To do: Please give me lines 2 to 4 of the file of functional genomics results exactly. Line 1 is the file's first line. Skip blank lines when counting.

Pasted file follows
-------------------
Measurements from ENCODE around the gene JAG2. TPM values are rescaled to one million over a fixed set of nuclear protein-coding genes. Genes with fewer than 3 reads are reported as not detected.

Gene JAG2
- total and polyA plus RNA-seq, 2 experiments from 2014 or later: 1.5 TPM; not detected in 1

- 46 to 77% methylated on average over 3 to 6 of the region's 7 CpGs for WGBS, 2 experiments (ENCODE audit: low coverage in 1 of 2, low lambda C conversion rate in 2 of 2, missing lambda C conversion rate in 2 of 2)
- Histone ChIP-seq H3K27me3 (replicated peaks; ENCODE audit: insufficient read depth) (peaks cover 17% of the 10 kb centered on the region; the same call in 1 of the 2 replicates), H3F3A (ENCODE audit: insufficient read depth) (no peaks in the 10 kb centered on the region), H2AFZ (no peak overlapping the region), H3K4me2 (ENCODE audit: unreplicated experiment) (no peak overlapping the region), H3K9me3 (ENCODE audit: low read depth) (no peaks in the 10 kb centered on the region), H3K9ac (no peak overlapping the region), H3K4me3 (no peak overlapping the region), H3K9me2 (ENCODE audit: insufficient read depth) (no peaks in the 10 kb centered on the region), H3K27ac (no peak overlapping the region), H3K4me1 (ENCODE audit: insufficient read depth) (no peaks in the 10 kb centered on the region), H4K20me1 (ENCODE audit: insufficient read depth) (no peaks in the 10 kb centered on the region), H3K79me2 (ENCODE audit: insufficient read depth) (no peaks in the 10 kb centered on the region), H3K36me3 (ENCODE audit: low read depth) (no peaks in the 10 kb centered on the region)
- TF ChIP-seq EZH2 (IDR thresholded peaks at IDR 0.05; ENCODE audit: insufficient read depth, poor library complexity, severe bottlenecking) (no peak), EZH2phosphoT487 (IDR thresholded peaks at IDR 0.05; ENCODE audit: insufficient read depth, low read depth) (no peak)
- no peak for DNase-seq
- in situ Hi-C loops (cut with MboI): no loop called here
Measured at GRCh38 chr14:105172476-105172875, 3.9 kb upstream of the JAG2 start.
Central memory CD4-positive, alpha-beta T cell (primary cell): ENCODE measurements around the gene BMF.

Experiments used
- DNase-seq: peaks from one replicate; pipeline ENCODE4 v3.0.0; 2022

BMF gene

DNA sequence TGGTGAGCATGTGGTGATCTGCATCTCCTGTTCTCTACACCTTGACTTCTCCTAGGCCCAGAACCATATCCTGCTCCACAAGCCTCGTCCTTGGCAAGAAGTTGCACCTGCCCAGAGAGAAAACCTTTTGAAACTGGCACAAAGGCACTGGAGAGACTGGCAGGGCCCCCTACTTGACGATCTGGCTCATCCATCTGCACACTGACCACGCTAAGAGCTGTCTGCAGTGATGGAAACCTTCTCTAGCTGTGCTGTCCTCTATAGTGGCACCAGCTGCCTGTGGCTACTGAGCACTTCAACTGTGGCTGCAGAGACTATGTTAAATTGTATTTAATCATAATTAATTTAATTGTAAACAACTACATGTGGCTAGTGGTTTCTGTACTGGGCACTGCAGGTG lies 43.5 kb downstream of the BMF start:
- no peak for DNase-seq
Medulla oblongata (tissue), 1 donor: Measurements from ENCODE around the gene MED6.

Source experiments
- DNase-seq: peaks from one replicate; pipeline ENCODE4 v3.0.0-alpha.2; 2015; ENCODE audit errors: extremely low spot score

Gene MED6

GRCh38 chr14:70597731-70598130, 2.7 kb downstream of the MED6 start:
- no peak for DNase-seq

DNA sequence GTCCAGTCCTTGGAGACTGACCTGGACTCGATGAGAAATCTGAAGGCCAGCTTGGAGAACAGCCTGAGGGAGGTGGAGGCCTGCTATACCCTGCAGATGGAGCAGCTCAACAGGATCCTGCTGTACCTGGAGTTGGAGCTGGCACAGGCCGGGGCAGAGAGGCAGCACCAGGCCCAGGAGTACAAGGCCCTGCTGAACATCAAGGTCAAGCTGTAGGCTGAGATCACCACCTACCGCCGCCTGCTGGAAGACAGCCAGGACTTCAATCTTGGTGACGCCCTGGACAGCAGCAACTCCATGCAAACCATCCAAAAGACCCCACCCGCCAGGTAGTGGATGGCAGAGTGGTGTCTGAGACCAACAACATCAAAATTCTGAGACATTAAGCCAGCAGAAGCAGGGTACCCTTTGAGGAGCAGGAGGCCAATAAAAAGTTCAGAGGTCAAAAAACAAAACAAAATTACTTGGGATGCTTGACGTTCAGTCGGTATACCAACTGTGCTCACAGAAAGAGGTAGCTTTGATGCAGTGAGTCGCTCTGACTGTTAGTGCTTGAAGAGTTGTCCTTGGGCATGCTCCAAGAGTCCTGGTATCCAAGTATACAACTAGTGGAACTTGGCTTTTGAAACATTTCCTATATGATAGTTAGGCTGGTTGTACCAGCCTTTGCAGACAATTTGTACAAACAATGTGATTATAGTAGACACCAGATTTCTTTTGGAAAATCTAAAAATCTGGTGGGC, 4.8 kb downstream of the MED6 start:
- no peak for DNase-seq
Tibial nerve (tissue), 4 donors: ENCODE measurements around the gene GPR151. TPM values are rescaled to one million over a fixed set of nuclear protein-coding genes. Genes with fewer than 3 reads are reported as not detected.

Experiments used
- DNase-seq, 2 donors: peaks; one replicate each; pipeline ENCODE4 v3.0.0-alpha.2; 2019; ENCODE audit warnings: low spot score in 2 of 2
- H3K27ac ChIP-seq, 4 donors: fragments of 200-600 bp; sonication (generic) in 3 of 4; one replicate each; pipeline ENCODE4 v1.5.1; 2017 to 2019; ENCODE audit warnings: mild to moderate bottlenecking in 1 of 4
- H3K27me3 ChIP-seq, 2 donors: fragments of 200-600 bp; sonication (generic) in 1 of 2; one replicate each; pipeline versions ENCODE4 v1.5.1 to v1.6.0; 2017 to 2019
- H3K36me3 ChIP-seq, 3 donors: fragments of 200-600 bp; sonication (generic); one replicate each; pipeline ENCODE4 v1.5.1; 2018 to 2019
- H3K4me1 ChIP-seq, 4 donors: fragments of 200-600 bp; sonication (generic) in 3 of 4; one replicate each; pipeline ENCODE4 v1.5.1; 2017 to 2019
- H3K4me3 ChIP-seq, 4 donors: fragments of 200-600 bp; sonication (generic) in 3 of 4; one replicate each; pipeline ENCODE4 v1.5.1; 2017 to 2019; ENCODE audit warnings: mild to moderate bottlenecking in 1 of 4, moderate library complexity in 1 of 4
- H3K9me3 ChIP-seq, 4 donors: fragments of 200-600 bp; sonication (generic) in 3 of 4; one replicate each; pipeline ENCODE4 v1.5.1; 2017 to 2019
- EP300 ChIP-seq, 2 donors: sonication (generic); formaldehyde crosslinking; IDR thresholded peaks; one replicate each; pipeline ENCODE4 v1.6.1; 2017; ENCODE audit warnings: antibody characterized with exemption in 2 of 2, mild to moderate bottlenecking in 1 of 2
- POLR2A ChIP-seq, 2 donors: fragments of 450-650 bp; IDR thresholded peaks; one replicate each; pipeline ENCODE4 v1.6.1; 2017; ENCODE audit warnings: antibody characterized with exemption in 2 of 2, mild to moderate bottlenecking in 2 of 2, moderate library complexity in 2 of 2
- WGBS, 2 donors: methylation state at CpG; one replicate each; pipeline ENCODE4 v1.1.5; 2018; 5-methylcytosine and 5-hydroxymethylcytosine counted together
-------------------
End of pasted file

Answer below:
Gene JAG2
- total and polyA plus RNA-seq, 2 experiments from 2014 or later: 1.5 TPM; not detected in 1

- 46 to 77% methylated on average over 3 to 6 of the region's 7 CpGs for WGBS, 2 experiments (ENCODE audit: low coverage in 1 of 2, low lambda C conversion rate in 2 of 2, missing lambda C conversion rate in 2 of 2)